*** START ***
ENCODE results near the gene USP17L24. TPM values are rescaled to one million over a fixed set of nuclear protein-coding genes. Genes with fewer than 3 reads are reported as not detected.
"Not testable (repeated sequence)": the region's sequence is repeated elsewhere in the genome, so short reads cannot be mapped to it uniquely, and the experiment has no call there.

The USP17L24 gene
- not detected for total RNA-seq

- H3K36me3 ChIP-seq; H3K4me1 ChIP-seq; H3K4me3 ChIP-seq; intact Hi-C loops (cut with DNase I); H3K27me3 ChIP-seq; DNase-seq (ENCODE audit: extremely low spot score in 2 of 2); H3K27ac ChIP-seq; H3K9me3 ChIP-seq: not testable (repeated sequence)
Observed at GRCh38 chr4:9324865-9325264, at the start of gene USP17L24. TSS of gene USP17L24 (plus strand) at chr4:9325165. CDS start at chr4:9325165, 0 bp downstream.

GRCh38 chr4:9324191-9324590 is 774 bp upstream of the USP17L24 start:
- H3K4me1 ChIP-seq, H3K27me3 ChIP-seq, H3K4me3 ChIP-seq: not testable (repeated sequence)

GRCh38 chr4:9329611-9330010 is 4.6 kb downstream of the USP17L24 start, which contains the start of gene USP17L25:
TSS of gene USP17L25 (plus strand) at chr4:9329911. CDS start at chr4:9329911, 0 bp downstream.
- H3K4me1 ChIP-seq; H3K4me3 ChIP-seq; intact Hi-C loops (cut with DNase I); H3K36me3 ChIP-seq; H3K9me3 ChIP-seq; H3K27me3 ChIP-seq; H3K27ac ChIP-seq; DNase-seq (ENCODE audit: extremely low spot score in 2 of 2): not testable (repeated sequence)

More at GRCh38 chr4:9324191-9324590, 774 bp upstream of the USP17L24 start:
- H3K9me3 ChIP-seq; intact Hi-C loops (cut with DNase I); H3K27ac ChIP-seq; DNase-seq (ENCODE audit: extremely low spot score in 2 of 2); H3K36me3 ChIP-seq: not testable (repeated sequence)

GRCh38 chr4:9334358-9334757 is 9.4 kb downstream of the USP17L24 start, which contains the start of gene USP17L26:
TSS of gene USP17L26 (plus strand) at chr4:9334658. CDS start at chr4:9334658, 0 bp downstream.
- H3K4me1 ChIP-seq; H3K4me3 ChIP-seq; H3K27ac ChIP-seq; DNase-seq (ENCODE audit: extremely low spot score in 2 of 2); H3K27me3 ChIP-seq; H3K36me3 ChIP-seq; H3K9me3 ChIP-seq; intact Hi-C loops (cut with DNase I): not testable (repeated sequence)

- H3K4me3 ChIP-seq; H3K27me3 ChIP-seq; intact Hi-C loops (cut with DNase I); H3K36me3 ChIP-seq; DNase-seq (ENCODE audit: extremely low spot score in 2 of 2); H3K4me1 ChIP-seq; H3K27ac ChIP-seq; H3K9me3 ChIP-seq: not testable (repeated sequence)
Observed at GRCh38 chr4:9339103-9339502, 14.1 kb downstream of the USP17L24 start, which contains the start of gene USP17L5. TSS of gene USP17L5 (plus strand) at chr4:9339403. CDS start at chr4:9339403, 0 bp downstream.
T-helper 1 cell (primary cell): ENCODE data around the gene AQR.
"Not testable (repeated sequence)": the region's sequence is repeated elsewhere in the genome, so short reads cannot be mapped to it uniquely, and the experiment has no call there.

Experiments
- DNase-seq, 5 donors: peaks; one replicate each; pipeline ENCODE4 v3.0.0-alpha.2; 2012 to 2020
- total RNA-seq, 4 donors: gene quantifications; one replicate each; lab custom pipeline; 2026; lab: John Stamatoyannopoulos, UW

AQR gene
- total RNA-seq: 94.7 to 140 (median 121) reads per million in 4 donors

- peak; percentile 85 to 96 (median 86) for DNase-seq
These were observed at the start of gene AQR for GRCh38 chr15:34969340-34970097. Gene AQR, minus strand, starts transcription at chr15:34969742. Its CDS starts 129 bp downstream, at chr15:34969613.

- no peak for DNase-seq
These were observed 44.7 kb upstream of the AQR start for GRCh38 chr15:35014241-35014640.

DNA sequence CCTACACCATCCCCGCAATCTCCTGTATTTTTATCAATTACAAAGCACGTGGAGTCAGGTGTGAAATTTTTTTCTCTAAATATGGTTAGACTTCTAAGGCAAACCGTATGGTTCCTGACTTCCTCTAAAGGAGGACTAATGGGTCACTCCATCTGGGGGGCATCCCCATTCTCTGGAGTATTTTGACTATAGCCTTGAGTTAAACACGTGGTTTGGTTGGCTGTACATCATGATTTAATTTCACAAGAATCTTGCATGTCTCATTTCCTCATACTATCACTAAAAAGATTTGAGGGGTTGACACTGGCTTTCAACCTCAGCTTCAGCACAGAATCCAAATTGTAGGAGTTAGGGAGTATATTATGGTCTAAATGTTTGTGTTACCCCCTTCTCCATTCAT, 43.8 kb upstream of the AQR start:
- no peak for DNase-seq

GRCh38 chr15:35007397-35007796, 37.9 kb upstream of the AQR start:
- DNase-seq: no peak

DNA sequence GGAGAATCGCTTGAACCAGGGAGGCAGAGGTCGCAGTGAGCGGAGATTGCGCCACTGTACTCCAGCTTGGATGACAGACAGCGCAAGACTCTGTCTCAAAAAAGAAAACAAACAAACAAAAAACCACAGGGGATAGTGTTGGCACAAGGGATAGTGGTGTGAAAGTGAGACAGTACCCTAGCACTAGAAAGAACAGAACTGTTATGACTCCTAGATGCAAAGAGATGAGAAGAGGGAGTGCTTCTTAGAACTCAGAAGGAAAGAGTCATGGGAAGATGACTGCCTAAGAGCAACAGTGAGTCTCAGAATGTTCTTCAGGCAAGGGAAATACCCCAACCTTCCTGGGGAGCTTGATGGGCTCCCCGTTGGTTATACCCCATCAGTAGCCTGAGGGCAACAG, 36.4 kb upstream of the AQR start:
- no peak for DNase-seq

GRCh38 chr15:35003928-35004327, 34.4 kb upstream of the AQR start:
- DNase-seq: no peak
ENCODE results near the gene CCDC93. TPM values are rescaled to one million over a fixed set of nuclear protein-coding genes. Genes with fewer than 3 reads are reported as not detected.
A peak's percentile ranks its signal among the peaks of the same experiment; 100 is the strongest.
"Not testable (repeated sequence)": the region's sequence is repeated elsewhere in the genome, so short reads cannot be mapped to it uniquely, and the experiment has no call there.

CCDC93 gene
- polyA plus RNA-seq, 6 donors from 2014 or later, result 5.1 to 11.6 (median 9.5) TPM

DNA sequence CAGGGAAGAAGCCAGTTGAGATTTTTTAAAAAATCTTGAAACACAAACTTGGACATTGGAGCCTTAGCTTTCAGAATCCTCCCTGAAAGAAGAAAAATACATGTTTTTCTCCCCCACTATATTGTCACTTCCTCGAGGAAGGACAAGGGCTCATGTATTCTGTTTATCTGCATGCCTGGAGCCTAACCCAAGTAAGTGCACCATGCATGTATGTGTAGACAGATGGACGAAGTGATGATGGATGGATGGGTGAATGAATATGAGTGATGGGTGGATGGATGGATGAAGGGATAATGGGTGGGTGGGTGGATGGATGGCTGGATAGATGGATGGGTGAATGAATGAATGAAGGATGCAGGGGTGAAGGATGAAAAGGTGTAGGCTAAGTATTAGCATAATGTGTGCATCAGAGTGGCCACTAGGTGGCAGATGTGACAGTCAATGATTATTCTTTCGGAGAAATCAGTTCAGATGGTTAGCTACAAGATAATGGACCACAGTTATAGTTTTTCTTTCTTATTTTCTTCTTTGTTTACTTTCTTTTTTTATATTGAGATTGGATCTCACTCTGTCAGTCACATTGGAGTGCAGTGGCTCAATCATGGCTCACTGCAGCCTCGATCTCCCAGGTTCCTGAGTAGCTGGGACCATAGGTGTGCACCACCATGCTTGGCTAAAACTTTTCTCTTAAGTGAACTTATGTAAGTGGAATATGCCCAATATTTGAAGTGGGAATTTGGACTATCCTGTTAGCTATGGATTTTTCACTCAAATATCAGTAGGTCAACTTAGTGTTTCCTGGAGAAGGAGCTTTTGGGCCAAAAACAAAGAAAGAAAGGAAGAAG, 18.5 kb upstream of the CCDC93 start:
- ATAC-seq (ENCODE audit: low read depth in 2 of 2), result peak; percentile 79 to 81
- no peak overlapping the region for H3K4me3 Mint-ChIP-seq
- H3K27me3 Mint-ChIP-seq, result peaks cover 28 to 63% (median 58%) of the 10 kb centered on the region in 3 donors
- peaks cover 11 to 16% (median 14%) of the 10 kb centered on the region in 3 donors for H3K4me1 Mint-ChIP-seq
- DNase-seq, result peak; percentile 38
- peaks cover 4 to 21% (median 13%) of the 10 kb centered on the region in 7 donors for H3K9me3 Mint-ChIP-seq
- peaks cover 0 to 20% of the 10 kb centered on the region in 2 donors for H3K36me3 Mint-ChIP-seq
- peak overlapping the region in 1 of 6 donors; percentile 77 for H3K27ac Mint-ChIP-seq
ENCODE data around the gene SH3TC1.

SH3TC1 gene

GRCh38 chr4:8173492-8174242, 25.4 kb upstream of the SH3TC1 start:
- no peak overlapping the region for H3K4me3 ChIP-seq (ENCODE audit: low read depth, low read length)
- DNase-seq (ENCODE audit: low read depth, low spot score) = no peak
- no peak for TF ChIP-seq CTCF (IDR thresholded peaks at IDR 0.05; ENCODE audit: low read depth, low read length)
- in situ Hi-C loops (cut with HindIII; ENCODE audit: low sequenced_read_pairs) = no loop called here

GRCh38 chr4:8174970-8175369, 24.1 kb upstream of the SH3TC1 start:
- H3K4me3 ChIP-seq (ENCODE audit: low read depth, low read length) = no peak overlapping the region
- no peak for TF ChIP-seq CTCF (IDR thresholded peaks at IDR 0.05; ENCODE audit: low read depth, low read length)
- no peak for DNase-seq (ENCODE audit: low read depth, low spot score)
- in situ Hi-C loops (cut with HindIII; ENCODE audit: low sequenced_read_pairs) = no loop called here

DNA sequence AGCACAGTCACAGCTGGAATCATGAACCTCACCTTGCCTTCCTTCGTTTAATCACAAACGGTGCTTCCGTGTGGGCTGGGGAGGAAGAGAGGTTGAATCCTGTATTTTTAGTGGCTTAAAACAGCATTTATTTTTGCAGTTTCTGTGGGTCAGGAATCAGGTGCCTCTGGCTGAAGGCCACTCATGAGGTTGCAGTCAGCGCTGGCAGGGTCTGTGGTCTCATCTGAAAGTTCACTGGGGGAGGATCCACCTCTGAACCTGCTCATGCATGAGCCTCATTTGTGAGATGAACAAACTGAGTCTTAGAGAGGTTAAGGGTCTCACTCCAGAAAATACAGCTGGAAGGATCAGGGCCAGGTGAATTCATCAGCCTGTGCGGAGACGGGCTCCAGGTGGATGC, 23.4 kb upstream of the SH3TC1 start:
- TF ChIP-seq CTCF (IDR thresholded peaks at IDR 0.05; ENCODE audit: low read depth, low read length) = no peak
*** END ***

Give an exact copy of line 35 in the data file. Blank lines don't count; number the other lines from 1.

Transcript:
- no peak for DNase-seq